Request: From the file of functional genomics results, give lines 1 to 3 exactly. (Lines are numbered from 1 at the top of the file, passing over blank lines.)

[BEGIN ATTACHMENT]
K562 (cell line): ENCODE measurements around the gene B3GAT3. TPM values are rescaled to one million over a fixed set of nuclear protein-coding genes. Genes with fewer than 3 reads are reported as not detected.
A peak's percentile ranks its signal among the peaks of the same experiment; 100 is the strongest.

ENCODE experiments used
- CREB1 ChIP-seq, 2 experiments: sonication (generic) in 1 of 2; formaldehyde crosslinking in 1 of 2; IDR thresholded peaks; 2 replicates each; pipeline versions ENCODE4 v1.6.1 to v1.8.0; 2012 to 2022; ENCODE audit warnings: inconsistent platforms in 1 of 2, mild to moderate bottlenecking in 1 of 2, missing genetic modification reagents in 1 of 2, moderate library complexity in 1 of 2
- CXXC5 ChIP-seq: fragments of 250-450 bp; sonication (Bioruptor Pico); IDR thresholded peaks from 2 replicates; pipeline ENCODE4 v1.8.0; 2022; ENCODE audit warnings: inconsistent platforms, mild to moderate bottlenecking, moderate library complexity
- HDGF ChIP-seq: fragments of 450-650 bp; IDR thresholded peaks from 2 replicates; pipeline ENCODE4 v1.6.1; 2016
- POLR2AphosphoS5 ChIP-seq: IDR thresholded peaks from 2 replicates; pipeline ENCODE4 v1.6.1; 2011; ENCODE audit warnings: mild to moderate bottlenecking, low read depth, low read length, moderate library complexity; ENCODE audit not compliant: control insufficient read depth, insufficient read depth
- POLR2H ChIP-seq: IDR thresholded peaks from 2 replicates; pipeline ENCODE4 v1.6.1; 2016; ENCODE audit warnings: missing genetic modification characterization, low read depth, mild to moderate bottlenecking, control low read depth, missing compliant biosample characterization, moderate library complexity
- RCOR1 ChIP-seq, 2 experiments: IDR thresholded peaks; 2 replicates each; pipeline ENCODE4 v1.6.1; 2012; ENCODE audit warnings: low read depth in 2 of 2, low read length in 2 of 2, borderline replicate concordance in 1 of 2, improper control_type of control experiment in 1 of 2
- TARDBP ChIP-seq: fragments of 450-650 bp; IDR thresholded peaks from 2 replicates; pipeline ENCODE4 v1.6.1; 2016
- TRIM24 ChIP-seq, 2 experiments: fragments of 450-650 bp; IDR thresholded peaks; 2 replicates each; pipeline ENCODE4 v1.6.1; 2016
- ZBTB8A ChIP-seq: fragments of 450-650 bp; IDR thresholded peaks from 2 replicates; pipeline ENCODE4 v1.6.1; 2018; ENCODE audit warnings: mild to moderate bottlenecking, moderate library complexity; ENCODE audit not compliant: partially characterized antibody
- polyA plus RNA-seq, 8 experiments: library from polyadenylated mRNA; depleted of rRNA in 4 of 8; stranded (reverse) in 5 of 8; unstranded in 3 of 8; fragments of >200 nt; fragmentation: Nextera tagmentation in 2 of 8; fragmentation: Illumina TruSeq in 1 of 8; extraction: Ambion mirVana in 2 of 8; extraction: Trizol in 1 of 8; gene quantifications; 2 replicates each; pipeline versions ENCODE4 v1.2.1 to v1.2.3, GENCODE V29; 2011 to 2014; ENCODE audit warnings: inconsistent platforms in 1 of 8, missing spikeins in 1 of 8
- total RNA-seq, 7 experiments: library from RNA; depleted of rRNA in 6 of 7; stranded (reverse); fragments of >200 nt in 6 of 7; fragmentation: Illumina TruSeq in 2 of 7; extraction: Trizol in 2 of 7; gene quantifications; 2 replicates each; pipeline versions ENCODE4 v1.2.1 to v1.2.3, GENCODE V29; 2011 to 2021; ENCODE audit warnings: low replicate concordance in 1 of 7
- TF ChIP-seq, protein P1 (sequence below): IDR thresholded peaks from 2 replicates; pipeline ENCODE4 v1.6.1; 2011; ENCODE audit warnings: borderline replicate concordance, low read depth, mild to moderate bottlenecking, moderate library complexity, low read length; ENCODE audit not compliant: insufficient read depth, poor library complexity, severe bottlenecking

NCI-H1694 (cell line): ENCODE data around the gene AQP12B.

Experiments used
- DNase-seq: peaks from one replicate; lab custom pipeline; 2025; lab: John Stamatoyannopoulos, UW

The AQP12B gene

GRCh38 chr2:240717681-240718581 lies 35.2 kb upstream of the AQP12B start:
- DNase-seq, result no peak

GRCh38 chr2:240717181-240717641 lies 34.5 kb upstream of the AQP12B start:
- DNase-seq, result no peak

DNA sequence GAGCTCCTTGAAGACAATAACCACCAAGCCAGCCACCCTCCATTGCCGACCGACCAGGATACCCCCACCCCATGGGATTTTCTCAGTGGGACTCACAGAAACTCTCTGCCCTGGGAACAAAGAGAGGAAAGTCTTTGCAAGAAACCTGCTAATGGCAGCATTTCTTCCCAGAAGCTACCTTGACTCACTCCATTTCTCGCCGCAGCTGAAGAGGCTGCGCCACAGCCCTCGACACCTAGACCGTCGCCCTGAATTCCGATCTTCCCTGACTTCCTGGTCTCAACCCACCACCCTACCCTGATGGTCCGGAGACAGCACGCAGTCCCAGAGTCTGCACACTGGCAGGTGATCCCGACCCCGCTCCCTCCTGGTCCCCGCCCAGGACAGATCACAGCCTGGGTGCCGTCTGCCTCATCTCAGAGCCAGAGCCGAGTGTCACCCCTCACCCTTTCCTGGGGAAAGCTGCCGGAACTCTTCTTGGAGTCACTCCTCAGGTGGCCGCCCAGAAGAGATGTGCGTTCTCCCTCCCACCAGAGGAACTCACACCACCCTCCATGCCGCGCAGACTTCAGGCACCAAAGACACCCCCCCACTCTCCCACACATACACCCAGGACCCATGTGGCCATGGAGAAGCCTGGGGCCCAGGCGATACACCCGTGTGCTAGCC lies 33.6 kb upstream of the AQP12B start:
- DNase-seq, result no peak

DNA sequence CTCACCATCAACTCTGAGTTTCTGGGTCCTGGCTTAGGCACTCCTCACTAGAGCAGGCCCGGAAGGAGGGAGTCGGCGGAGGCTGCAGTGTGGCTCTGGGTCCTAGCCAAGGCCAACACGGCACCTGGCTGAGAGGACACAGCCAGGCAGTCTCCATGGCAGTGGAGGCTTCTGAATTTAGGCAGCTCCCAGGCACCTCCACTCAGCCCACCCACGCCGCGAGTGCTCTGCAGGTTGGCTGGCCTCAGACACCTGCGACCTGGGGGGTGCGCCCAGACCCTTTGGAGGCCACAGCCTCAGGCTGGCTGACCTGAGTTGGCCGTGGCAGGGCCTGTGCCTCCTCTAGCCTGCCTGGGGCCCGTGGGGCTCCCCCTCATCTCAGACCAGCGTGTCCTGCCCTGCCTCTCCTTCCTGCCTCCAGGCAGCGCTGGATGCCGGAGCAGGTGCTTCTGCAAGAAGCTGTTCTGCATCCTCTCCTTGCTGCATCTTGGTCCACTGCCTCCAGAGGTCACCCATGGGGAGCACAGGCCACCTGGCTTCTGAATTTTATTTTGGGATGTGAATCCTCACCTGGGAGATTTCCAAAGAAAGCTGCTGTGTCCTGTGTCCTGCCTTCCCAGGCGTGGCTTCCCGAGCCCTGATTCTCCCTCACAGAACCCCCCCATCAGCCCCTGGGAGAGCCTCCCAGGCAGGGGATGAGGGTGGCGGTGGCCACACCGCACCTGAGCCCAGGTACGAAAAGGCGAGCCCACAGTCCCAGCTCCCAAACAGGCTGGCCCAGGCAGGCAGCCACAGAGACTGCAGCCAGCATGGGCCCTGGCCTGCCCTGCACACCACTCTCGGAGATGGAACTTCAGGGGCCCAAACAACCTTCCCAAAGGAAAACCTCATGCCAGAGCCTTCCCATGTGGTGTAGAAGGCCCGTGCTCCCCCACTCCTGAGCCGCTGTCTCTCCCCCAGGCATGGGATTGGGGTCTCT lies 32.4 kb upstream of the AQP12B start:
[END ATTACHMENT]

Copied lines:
K562 (cell line): ENCODE measurements around the gene B3GAT3. TPM values are rescaled to one million over a fixed set of nuclear protein-coding genes. Genes with fewer than 3 reads are reported as not detected.
A peak's percentile ranks its signal among the peaks of the same experiment; 100 is the strongest.

ENCODE experiments used